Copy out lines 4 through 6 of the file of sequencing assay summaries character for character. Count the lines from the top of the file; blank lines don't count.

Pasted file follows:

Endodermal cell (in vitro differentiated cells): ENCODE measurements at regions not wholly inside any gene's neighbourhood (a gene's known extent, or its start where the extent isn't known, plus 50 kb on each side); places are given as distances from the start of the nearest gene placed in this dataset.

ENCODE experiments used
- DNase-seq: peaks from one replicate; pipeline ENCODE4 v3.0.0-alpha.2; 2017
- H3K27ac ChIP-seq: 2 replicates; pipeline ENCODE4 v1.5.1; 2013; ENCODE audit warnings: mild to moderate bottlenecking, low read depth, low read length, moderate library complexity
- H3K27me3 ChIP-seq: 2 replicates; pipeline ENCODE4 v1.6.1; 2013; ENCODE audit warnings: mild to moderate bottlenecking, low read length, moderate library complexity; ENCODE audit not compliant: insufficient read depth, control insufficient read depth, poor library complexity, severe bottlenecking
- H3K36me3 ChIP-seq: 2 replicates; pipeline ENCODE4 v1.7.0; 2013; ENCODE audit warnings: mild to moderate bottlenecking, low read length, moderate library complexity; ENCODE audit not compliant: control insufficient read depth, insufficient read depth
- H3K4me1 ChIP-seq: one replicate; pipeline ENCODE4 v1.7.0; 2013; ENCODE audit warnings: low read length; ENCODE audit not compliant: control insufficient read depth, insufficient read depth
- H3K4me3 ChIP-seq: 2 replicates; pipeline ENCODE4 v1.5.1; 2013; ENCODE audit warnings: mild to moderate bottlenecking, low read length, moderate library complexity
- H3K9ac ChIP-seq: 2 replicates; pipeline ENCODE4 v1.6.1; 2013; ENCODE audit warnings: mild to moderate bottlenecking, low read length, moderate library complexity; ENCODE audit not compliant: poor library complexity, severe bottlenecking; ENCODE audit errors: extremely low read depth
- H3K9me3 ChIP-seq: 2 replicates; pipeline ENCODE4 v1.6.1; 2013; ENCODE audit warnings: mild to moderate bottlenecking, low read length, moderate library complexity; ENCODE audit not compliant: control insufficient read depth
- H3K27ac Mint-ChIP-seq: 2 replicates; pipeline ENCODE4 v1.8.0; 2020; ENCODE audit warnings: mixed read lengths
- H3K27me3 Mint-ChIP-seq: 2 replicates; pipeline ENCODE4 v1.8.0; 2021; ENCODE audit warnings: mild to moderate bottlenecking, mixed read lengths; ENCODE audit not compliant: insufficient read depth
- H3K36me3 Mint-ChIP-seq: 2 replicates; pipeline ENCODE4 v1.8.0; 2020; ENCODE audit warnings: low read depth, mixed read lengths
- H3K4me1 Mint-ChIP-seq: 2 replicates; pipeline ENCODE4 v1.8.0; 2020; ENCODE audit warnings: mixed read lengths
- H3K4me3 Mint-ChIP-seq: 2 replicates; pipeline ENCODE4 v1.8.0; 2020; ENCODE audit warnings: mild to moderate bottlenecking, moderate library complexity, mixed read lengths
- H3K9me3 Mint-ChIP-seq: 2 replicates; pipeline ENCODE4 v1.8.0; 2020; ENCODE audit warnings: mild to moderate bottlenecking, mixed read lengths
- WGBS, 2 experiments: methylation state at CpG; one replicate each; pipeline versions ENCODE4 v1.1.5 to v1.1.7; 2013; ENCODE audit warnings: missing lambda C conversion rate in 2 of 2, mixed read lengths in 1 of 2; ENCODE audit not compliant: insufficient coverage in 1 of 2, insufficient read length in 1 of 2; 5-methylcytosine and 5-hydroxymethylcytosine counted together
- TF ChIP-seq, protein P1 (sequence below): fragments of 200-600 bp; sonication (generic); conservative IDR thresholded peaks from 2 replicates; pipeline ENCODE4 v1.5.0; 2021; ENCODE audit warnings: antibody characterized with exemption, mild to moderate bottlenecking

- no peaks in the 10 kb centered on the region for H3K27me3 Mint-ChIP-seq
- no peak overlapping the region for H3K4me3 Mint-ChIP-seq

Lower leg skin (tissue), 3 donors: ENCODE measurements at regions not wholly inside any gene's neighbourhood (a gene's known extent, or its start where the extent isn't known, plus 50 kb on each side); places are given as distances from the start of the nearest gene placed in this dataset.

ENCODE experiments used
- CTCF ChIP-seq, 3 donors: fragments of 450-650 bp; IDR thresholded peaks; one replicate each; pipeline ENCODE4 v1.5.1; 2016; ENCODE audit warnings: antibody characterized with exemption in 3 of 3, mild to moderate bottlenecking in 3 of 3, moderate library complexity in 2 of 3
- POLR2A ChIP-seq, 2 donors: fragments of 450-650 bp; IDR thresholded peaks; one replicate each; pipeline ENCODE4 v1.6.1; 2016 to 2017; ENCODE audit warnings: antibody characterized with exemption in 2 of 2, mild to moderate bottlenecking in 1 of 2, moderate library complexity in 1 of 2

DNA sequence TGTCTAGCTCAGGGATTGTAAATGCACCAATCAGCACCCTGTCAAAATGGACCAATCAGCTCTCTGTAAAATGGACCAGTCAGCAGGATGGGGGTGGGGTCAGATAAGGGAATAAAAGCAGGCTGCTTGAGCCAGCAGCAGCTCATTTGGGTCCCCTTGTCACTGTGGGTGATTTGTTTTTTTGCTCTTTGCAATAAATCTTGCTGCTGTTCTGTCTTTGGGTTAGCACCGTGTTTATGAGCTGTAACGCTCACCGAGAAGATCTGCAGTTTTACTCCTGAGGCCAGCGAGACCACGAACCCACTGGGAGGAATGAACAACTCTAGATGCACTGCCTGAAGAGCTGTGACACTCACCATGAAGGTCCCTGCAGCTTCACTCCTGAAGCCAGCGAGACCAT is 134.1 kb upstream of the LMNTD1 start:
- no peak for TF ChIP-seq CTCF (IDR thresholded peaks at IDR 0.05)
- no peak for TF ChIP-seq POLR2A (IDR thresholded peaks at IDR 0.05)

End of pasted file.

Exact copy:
- H3K27ac ChIP-seq: 2 replicates; pipeline ENCODE4 v1.5.1; 2013; ENCODE audit warnings: mild to moderate bottlenecking, low read depth, low read length, moderate library complexity
- H3K27me3 ChIP-seq: 2 replicates; pipeline ENCODE4 v1.6.1; 2013; ENCODE audit warnings: mild to moderate bottlenecking, low read length, moderate library complexity; ENCODE audit not compliant: insufficient read depth, control insufficient read depth, poor library complexity, severe bottlenecking
- H3K36me3 ChIP-seq: 2 replicates; pipeline ENCODE4 v1.7.0; 2013; ENCODE audit warnings: mild to moderate bottlenecking, low read length, moderate library complexity; ENCODE audit not compliant: control insufficient read depth, insufficient read depth